Alarming Mercury And Arsenic Levels In Chinese Ecosystem from Science Daily


Researchers found dangerous levels of mercury and arsenic in Lake Baiyangdian, the largest lake in North China, a source of both food and drinking water. First reported by David Kagan in Sunstroke and his latest, book, Doomwatch–the Legacy. Submitted to DIGG by internjack.

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  1. Addy

    Does anybody know about this site ( http://www.earthlab.com ) ? I have seen other environmental sites with carbon calculators like yahoo and tree huggers, but I am wondering what the deal with earthlab.com is? I saw they also published a list last month of the top ten greenest cities ( http://www.efficientenergy.org/Top-Ten-Green-Cities-in-the-United-States ). Does anyone know if this site is better than the others? Fill me in!

    I took their carbon foot print test and it was pretty interesting, they said that I put out 4.5 tons of carbon, does anyone know about any other tests?

  2. Addy, thanks for joining the discussion and for the links. I did not remember anything about earthlab so I did some searching. It is a non-profit organization registered in the State of Washington. Apparently, it was the first to offer an online “carbon and lifestyle” environmental calculator of this type (I haven’t verified that claim). I’m not sure how valid their methods are, but they seem very sincere and professional. I’m not really sure why I’m being so cautious- they seem fine and have lots of material for education and practical ways of helping th environment.

    Here are a few key links that might help:

    http://www.secstate.wa.gov/charities/search_detail.aspx?charity_id=24178
    http://earthlabfoundation.org/ (the overall organization)
    http://en.wikipedia.org/wiki/Earthlab

    Earthlab is linked to some other big nonprofit groups, including Leonardo DiCaprio’s 11th hour.

    Searching on earthlab.com is a little confusing simply because there are a lot of other organizations with similar names, or even the same name, including some government labs.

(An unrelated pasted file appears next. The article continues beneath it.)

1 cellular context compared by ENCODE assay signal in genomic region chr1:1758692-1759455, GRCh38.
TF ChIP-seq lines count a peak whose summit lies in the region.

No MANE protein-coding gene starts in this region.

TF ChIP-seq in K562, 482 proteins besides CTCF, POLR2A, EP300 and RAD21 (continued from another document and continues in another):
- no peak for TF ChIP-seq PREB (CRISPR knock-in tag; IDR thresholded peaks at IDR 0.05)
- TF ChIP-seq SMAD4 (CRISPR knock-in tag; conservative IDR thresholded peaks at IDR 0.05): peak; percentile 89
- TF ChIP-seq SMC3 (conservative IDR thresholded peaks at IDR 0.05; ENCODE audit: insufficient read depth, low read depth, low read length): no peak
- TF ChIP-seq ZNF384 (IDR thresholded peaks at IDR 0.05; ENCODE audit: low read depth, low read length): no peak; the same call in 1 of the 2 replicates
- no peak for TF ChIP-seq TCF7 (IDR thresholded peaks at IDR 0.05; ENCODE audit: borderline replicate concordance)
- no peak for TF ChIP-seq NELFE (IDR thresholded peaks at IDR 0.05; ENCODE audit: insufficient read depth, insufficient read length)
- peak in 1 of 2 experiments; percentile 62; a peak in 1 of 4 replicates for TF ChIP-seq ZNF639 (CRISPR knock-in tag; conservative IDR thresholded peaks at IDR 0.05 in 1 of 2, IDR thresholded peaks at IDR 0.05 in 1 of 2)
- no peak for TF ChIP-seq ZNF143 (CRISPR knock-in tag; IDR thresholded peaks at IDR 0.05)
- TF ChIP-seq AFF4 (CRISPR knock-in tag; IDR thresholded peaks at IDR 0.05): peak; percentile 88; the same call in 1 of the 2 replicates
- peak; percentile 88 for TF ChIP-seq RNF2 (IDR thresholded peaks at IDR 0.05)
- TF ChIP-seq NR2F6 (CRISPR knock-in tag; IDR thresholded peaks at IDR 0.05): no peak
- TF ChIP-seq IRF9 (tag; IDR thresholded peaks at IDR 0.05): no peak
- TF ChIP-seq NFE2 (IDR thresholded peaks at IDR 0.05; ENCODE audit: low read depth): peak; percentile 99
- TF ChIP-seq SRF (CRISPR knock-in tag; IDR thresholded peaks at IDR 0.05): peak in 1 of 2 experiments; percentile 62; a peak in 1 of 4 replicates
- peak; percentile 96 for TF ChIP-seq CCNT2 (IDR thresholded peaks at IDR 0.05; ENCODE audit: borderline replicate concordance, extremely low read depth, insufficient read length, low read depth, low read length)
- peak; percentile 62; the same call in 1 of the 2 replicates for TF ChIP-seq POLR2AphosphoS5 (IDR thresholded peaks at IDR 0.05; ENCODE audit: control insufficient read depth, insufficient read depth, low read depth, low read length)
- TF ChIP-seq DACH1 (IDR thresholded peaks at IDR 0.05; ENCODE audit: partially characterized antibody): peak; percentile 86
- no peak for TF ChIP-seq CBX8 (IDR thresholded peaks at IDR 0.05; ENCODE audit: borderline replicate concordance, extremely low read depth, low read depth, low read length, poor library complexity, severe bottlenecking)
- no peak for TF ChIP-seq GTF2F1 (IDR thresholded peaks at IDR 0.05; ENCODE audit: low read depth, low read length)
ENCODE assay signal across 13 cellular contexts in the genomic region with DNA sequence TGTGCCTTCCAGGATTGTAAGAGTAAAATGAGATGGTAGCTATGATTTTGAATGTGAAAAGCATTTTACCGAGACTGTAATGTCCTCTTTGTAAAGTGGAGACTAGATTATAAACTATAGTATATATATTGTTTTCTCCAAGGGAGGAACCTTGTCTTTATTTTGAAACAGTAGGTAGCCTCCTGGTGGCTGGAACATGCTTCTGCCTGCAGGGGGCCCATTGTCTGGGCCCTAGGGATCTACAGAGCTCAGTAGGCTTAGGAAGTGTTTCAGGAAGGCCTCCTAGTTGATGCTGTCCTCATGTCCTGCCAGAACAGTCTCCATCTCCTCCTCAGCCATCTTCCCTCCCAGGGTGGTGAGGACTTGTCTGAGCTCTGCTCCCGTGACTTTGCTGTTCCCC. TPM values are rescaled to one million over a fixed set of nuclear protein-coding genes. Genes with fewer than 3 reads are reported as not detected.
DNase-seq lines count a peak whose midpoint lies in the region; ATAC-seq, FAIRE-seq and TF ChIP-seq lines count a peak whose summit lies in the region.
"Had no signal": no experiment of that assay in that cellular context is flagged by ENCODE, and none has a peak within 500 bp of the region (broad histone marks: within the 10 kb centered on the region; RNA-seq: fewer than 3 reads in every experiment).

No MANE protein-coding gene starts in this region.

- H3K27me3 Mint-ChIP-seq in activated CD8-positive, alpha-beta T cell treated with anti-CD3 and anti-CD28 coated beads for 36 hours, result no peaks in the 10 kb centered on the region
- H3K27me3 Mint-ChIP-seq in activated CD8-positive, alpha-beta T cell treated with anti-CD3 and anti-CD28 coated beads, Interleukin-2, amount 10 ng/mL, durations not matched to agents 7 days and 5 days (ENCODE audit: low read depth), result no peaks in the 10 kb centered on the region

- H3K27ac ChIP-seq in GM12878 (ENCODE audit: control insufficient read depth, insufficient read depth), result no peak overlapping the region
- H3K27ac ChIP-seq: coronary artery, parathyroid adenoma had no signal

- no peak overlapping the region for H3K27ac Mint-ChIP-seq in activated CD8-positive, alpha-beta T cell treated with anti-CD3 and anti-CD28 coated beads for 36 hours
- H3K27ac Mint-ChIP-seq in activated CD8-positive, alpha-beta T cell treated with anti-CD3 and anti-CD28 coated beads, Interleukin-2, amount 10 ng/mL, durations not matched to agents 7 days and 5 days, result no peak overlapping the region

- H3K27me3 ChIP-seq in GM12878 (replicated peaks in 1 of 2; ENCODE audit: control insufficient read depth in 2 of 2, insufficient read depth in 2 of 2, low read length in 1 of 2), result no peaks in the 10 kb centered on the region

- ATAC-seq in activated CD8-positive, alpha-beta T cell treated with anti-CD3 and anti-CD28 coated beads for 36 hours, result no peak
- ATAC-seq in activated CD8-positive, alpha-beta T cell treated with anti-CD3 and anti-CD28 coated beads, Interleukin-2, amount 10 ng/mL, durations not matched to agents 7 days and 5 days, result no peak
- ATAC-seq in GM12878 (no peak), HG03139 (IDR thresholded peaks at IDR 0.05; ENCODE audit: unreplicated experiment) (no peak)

Thanks again for the links and comment, Jim

  3. Addy, addressing your other question about different environmental footprint calculators, doing a Google search on “carbon footprint calculators” gave 605 THOUSAND results.

    Here are the first few:

    http://www.carbonfootprint.com/calculator.aspx

    http://www.nature.org/initiatives/climatechange/calculator/ (from the Nature Conservancy)

    http://www.climatecrisis.net/takeaction/carboncalculator/

    http://www.bp.com/extendedsectiongenericarticle.do?categoryId=9015627&contentId=7029058
    (this is from the oil company named British Petroleum)

    I have not seen a comparison of these methods anywhere, but will keep looking for one. Jim

  4. This method is from the British government:
    http://www.direct.gov.uk/en/environmentandgreenerliving/actonco2/DG_067197
    Jim

  5. As a Chinese, I am very worried about the environment situation in China. They would have to pay terrible price for what they are doing right.

    Thank you for bring this up.

    Steven Chen

  6. Thanks for the feedback, Steven. It is a shame that this is going on. This kind of thing still goes on in the US, also. For example, there are lead mining towns where the average IQ of children is low and other health problems occur because lead dust is everywhere. The mining companies still deny responsibility and keep trying to put more mines in with the same old technology.

  7. The article about William McDonough’s speech discusses specific sustainability issues in China. See the next most recent post:

    https://greenchemistry.wordpress.com/2008/01/11/the-eco-effective-future-w-mcdonough-and-alwayson-magazine/

  1. 1 When Light is Dark: Waste from Key Solar Cell Ingredient Damages Chinese Environment « Chemistry for a sustainable world

    […] a disturbing experience for these Western visitors. More recent stories in the press, including some discussed on this blog, have continued to add to concerns about China’s environmental […]




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